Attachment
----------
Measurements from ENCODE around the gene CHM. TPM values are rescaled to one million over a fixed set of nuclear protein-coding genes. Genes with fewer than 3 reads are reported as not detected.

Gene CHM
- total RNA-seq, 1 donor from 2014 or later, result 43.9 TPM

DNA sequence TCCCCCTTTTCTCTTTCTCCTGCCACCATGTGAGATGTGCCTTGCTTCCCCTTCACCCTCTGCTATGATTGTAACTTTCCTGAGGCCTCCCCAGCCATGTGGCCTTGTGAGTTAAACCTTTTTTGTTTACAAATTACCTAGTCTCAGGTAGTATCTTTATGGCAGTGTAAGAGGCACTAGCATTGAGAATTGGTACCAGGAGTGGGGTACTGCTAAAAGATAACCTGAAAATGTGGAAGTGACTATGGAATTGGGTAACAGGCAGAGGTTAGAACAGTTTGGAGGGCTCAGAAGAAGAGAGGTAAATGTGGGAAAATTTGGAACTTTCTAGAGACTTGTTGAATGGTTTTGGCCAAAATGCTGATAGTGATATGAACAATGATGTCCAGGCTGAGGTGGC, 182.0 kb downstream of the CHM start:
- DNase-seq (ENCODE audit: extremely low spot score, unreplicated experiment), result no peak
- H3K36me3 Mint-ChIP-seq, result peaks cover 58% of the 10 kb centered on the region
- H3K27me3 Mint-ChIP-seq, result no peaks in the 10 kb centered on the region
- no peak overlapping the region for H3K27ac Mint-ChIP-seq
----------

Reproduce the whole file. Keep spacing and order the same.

Measurements from ENCODE around the gene CHM. TPM values are rescaled to one million over a fixed set of nuclear protein-coding genes. Genes with fewer than 3 reads are reported as not detected.

Gene CHM
- total RNA-seq, 1 donor from 2014 or later, result 43.9 TPM

DNA sequence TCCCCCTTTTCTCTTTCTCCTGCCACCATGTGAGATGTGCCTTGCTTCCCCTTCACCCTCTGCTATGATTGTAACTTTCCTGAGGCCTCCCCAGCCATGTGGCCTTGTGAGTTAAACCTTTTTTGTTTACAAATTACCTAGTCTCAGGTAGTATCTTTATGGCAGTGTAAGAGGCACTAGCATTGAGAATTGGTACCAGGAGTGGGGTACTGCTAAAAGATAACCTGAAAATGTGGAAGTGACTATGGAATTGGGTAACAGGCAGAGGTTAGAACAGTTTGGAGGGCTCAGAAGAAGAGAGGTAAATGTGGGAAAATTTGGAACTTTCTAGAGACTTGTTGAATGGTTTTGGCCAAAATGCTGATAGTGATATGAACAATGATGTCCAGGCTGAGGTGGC, 182.0 kb downstream of the CHM start:
- DNase-seq (ENCODE audit: extremely low spot score, unreplicated experiment), result no peak
- H3K36me3 Mint-ChIP-seq, result peaks cover 58% of the 10 kb centered on the region
- H3K27me3 Mint-ChIP-seq, result no peaks in the 10 kb centered on the region
- no peak overlapping the region for H3K27ac Mint-ChIP-seq